It has developed a literary reputation, the setting for novels by contemporary Australian writers such as Favel Parrett, Karen Viggers and Danielle Wood. It is where Man Booker winner Richard Flanagan has a shack and writes most of his work. It even has a festival of children’s literature, which earlier this year attracted world-renowned writers of children’s books.
It has become a foodie destination. From the Bruny Island Cheese Company to Get Shucked Oysters, from Bruny Premium Wines to the Berry Farm, from the Smokehouse to the roadside stall selling Black Devil Tasmanian Cherries … for an island with a population of less than 650 there is an astonishing choice of artisanal products available. Bruny even has its own cookbook, worth buying for the beautiful photography as much as the recipes.
And it is, of course, a wildlife lover’s paradise, a top destination for eco-tourists from around the world. More than half the island is protected as National Park or State Reserve, and as well as the fairy penguins, the Bennetts wallabies, and the spotted quolls, Bruny is a place you can see many rare and endangered species such as white wallabies, swift parrots and forty spotted pardalote. If you take a boat trip out from Adventure Bay, there’s a good chance you’ll come across a humpback whale or southern right whale.
But, as our experience on the road showed, it is also a place of tensions. When we told the owners of our rental accommodation about the logging truck overtaking us so dangerously on the narrow track of The Neck, they were horrified, but unsurprised. It wasn’t the first time it had happened. We had long conversations with many people on the island about the fact that logging is still going on there, despite the fact that it makes no economic sense. It seems to be happening just because it can, as an ideologically motivated middle finger from the timber industry to environmental groups.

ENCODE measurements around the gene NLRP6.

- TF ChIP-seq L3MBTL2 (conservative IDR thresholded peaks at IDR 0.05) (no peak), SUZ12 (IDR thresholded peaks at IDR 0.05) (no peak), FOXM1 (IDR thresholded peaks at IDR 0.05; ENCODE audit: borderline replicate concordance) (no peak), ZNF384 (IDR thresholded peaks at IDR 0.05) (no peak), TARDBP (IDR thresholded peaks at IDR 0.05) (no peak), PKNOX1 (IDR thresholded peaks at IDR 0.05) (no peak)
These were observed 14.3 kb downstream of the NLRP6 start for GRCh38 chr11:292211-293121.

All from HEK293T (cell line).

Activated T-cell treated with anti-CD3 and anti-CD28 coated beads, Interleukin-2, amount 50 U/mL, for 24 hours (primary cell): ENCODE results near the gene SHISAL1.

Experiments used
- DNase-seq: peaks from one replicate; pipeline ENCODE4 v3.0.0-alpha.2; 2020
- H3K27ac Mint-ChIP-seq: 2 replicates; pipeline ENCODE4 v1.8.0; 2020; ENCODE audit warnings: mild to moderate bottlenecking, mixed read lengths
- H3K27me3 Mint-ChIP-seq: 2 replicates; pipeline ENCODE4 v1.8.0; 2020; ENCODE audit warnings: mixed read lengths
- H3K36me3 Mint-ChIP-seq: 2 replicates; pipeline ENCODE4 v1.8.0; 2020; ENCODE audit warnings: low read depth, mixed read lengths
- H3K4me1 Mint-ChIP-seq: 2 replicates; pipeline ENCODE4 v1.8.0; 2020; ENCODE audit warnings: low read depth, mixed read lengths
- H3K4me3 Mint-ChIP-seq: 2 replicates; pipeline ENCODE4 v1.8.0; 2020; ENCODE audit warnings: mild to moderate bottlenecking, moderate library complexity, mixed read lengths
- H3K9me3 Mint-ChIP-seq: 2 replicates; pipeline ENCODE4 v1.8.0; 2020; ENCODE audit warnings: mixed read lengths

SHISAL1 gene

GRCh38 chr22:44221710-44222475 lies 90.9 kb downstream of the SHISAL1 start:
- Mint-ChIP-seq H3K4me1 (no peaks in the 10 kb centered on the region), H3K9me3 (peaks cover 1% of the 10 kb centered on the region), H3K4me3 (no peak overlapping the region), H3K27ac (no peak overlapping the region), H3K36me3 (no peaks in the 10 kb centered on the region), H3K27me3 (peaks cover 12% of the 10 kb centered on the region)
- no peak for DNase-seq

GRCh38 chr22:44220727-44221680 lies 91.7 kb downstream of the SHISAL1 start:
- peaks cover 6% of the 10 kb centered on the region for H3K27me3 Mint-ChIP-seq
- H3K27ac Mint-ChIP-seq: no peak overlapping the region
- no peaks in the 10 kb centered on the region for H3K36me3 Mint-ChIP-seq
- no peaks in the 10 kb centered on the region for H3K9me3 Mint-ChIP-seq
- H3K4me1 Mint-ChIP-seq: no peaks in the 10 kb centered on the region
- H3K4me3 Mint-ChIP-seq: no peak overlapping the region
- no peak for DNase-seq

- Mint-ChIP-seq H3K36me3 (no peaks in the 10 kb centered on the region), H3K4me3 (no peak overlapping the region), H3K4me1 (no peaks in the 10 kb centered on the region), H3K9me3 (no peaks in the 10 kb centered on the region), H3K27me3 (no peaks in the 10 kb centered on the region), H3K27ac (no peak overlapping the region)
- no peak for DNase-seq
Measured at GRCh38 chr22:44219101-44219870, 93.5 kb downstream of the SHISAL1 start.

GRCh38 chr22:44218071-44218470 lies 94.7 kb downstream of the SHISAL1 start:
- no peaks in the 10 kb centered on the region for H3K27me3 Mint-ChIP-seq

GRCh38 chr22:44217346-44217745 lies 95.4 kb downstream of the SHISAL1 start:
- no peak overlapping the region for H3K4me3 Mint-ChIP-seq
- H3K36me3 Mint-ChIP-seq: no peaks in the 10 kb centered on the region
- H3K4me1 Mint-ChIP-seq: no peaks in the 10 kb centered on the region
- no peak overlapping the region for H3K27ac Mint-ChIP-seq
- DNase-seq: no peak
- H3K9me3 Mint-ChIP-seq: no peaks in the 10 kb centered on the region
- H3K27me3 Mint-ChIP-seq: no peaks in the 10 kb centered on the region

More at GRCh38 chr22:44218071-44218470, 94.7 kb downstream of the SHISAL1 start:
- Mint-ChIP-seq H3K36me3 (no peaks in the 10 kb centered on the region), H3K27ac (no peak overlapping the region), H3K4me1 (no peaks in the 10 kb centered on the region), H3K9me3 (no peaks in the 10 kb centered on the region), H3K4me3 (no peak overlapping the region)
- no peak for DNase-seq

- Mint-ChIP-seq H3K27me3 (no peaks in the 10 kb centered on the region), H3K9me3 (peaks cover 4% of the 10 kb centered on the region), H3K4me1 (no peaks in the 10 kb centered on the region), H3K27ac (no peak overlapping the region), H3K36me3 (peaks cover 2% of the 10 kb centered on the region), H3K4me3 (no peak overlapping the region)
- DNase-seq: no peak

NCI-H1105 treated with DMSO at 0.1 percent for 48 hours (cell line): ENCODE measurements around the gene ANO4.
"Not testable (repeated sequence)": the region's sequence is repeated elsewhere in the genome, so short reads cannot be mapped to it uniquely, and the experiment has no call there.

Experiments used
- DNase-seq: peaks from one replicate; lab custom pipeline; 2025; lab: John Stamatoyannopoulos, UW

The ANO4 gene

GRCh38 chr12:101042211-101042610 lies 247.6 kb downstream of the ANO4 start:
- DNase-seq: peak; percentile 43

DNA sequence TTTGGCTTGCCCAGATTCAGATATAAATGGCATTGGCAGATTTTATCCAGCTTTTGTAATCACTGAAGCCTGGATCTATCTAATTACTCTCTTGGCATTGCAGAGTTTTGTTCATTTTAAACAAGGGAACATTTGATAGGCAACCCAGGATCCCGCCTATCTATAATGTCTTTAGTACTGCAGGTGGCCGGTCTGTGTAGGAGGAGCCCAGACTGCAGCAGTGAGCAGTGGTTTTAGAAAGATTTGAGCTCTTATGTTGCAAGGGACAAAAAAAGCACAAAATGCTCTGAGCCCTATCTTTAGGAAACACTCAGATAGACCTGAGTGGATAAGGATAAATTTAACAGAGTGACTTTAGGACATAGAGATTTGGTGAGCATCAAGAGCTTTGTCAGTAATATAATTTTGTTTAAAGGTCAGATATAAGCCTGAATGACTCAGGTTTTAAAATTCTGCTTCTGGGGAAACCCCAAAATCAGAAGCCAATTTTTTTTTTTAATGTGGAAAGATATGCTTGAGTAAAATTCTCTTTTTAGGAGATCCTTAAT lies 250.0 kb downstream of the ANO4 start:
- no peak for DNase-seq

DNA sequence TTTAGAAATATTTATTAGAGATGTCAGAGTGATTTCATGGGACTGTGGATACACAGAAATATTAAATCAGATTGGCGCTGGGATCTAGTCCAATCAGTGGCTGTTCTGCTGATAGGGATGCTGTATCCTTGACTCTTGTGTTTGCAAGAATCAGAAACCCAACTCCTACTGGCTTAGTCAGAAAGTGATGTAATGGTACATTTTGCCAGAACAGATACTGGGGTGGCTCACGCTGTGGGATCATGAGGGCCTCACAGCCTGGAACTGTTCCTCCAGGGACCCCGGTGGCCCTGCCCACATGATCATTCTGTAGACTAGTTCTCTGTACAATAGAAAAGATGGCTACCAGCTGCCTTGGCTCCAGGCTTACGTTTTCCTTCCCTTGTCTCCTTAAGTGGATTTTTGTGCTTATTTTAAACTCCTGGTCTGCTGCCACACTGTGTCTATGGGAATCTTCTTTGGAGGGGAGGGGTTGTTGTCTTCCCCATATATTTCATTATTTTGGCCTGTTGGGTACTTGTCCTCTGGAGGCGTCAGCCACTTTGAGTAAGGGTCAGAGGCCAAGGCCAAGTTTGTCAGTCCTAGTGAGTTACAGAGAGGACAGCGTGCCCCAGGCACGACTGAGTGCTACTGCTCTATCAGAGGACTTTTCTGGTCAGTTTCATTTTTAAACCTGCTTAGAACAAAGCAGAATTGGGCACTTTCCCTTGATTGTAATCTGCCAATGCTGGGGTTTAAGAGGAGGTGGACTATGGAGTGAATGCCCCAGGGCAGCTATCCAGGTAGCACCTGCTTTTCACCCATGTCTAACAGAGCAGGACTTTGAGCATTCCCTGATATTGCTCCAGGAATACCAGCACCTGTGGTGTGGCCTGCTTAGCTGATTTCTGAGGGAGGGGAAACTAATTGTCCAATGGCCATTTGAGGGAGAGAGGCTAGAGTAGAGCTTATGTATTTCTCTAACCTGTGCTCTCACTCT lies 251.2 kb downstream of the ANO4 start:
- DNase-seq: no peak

Like Tasmania in miniature, Bruny Island is trying to find the right balance. It is asking itself a lot of questions, none of which have easy answers. How do you ensure that people can make a living on an island so small? How do you encourage short-term visitors without overburdening the infrastructure, jamming up the roads and overfilling the cafes? How do you preserve all that is unique about the place while also opening it up and allowing those who are interested to come and see?
Sitting on an outside deck with friends, talking all this over, drinking wine from the vineyard up the road and eating oysters which had been hauled out of the channel earlier that day, I felt positive. Bruny seemed like a place that was getting the balance right.
But then I turned to watch the setting sun, and saw that while the sky was a beautiful deep red it also had a strange, hazy look to it.
“That’s from the smoke,” I was told. “A regeneration burn. Once they’ve clearfelled an area of forest, they torch it with napalm. They blitz it.”
They blitz it.
Not so balanced after all.
Ruth Dawkins is a writer, editor and campaigner, originally from Scotland but now living in Tasmania with her husband and son.
She is a columnist for The Island Review, and will be contributing to the site regularly.
You can find her blog here.